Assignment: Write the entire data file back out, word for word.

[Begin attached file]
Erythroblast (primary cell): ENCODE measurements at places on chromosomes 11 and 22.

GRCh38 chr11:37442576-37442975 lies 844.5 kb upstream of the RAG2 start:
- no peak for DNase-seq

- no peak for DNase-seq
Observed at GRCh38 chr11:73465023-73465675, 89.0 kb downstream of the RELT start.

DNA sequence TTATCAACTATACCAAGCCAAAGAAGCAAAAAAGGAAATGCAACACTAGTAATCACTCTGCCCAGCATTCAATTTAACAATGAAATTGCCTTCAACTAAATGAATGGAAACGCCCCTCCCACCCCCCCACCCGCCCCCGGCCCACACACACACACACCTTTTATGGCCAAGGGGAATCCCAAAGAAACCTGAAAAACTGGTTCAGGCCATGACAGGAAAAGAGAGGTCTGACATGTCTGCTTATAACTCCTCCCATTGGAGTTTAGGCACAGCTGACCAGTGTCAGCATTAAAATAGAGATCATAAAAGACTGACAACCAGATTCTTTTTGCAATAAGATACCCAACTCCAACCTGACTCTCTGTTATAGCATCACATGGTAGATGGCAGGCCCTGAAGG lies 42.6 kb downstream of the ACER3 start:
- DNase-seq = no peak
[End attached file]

Erythroblast (primary cell): ENCODE measurements at places on chromosomes 11 and 22.

GRCh38 chr11:37442576-37442975 lies 844.5 kb upstream of the RAG2 start:
- no peak for DNase-seq

- no peak for DNase-seq
Observed at GRCh38 chr11:73465023-73465675, 89.0 kb downstream of the RELT start.

DNA sequence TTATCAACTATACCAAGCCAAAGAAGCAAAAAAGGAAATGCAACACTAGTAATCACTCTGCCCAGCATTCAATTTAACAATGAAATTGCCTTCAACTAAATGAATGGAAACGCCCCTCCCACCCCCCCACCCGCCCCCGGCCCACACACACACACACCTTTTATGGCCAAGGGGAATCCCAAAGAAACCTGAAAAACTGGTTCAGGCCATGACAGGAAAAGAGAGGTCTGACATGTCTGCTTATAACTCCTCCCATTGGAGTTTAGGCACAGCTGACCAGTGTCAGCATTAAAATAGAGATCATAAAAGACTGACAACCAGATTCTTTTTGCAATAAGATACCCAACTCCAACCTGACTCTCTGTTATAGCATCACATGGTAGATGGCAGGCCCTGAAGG lies 42.6 kb downstream of the ACER3 start:
- DNase-seq = no peak